Yikes, privilege at its finest, ladies and gentlemen. There comes a time when you know you should probably start paying things for yourself. At some point, you have to come to the realization that well, you’re an adult, and if you have the means for it, you should probably start maintaining yourself with the money you’re working for. But not Seloni Khetarpal here. This 36-year-old wanted to stay under her parent’s cellphone plan, but they said no. So she called 911 demanding police to respond to her home because her parents had shut off her cell phone. Ah, I love these types of stories. According to authorities, the woman was arrested for repeatedly calling 911 for a really stupid thing and was charged with disrupting public services, which is a fourth-degree felony. The first time she called, police had warned her to only call again for a “legitimate emergency.” Well, thinking it absolutely was, she decided to call again because her cell phone still wasn’t up and running. Court documents stated she was “belligerent” and told responders that she absolutely thought it was a legitimate issue. But obviously not having it, Khetarpal, who is a licensed real estate salesperson, was arrested and booked into Stark County jail. I’m sure her parents must be really proud. Hey, at least the Ohio woman attempted to fight for it, I’ll give her that. But, if she can’t pay her phone bill, how will she pay her $2,500 bond? I bet she didn’t think about the consequences here. Authorities did not reveal why this woman’s parents cut off their daughter’s services, but whatever the situation was, I hope it was a good one. I will note that Khetarpal has modeled for companies such as Miller Lite and Abercombie & Fitch, so you know she must have a few dollars in her bank to get her own cell phone service. But hey, who am I do judge, right? Also, by the look of her mugshot, she must have been hard to deal with while being arrested.
Just look at that anger in her face, you know she is probably going to get her revenge. Yikes. Smartphones will be the death of us all!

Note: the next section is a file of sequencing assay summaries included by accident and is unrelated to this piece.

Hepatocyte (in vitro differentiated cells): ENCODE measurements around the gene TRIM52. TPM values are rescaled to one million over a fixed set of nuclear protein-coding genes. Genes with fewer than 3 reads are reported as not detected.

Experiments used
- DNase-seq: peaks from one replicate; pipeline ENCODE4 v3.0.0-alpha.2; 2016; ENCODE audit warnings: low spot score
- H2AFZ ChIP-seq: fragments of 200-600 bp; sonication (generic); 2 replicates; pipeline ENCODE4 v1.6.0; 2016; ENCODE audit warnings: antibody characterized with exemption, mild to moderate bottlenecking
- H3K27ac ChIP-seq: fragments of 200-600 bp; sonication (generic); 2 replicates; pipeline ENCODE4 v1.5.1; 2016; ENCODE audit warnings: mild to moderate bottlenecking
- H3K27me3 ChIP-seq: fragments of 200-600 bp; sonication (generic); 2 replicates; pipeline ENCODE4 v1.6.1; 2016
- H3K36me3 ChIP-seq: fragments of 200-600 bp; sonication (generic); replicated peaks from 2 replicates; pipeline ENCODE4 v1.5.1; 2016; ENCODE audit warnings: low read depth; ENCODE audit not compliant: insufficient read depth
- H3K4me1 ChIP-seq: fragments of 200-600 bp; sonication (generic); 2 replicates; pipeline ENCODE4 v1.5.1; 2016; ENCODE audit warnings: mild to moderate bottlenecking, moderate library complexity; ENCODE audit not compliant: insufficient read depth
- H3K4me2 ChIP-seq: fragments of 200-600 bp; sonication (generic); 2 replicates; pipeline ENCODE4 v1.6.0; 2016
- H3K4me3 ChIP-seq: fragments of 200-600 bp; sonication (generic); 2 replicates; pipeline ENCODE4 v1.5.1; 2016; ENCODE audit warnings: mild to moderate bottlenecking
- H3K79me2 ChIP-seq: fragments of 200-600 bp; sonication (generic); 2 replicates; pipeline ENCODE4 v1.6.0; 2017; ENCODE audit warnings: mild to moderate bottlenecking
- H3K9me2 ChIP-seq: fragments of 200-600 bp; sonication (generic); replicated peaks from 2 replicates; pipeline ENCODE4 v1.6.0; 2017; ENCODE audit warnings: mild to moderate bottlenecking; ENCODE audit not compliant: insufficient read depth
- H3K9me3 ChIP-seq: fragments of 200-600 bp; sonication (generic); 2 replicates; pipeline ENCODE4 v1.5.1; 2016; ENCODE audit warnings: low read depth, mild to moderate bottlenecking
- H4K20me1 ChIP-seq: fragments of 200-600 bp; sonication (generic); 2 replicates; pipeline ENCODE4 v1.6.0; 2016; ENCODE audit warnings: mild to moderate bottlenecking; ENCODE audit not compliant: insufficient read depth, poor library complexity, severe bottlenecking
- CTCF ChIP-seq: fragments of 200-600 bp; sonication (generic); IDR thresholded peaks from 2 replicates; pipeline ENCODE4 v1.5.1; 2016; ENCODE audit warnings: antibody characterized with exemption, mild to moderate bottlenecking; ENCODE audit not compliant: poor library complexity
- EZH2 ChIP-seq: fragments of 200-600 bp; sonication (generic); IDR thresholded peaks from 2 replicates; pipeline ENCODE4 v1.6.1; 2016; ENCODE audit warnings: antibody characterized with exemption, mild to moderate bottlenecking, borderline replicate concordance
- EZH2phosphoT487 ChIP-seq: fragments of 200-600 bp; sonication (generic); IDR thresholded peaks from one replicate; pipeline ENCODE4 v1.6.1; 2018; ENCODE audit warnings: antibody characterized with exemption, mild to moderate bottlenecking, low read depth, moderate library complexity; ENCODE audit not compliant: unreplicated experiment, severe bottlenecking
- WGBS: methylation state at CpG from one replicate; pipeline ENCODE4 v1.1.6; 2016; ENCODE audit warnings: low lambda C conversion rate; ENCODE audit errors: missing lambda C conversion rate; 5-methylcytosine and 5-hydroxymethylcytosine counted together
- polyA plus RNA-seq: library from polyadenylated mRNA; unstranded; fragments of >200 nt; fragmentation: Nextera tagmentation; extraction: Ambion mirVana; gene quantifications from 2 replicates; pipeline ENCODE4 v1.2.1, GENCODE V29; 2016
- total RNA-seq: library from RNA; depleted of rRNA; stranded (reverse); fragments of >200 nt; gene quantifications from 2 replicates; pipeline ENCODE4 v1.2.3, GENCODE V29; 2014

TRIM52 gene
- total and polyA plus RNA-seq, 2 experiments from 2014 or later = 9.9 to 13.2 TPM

I love a nightcap, but this is a whole new level of drinking before heading off to sleep. The Beer Pillow is a DIY invention from Phil at Beer Goals. It looks like Phil got tired of having to chug a beer can before bed for a good night’s sleep, so he decided to bring the beer to bed. It’s quite the invention. Phil takes Bud Light (the famous lager we all love) and fills up a 2-gallon Hefty bag with beer. Next, Phil grabs a plastic bendy straw and encloses it in the plastic bag. Believe it or not, this quirky hack works. If you try this at home, make sure you buy a bag with a zipper.
I don’t see any spills from his beer pillow onto the bed. Impressive, Phil. This puts keg stands and shotgunning beers to rest. I still think the best way to drink beer in bed is simply just taking the can to bed, but this is hilarious. So who is Phil? Phil is a craft beer aficionado based in Los Angeles, California. His Facebook account, Beer Goals, is devoted to beer reviews, jokes, and of course, goals. For more funny beer goals, follow Phil on Facebook. Any beer lover will find Phil’s content entertaining. I’ve done some research, and it looks like he’s attempting to try 50 beers in all 50 states. Life is short, and I admire Phil’s passion for travel and, of course, beer. I won’t be trying the beer pillow at home though, I love my pillow too much.
In a past entry I talked about elephants breaking into a Chinese village and getting drink. Well, the National Geographic it was a hoax. The National Geographic has officially announced that unfortunately, there have been no elephants found drunk. The story, which was too good to be true, is, in fact, a hoax. Initially, Twitter was going around saying a group of elephants had rummaged through a village in Yunnan, China, and got drunk off corn wine, passing out in a tea garden. It quickly went viral on social media and TikTok, but we now know it wasn’t true. But, it was so good, that even I fell for it! Apparently, no one has figured out where the drunken elephant photo first came to life, but a Chinese news report did debunk the viral post. They stated, “While elephants did recently come through a village in Yunnan Province, China, their presence isn’t out of the norm, they aren’t the elephants in the viral photos, and they didn’t get drunk and pass out in a tea field.” Well, I guess this just goes to show us how quickly “too-good-to-be-true” rumors can spark in a terrifying time of crisis. Check your sources, people!
So, look at these side by side pics... the first one is from "The Walking Dead" and the other from COVID-19. Eerie, right?
Did you see the Stones' new publicity pic?
Hahahaha. Oh, Keith. Have you seen Golden Corral's press release? It really made me laugh. And I really hope it's real.
Do you collect those Funko Pops? I don't as much as I used to, but I might have to get these ones...
So cute. Have you heard of Wish? It's a website you can buy stuff, and they have toilet paper but check out the price, kids.
Just go to Target at 8 in the morning and you'll get toilet paper. If you need help washing your hands here's a chart...
That's Graham Parker's "Here It Comes Again." I love that song. Some people are using the coronavirus as a pickup line on dating apps...
That's scary. If I had a TARDIS I would go and meet Col. Anthony Joseph Drexel Biddle who was a hand-to-hand combat expert, who ordered trainee Marines to attempt to kill him with bayonets, and disarming them all.